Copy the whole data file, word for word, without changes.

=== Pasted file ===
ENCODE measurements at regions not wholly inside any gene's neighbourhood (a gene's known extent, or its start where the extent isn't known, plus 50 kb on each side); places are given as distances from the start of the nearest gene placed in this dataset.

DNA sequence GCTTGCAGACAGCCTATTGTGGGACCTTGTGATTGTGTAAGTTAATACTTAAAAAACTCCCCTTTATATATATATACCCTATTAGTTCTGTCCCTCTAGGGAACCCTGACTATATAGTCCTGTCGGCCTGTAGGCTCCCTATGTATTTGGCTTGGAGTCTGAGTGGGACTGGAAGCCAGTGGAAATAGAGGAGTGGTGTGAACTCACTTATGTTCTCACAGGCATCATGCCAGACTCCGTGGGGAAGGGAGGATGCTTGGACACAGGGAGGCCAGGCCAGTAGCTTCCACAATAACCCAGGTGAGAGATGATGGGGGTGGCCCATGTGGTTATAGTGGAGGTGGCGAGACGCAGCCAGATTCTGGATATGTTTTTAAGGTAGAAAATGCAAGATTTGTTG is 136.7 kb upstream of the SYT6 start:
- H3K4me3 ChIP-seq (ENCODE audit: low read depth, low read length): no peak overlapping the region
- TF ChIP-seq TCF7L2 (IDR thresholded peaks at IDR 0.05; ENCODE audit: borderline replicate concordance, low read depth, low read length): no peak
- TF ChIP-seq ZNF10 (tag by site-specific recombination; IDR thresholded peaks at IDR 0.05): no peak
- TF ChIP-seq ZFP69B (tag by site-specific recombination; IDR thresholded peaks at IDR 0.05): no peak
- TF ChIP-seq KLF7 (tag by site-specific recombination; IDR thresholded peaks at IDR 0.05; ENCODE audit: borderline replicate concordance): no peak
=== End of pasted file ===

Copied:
ENCODE measurements at regions not wholly inside any gene's neighbourhood (a gene's known extent, or its start where the extent isn't known, plus 50 kb on each side); places are given as distances from the start of the nearest gene placed in this dataset.

DNA sequence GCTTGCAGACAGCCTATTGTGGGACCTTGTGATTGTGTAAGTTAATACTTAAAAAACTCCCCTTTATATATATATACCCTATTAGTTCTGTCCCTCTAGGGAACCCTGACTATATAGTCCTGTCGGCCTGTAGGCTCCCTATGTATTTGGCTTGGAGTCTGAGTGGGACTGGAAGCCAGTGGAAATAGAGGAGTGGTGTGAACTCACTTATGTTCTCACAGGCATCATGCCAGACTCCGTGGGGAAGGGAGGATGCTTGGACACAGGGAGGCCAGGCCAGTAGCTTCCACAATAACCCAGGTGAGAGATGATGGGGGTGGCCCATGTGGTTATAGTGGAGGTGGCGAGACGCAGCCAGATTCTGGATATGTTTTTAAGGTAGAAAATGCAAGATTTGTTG is 136.7 kb upstream of the SYT6 start:
- H3K4me3 ChIP-seq (ENCODE audit: low read depth, low read length): no peak overlapping the region
- TF ChIP-seq TCF7L2 (IDR thresholded peaks at IDR 0.05; ENCODE audit: borderline replicate concordance, low read depth, low read length): no peak
- TF ChIP-seq ZNF10 (tag by site-specific recombination; IDR thresholded peaks at IDR 0.05): no peak
- TF ChIP-seq ZFP69B (tag by site-specific recombination; IDR thresholded peaks at IDR 0.05): no peak
- TF ChIP-seq KLF7 (tag by site-specific recombination; IDR thresholded peaks at IDR 0.05; ENCODE audit: borderline replicate concordance): no peak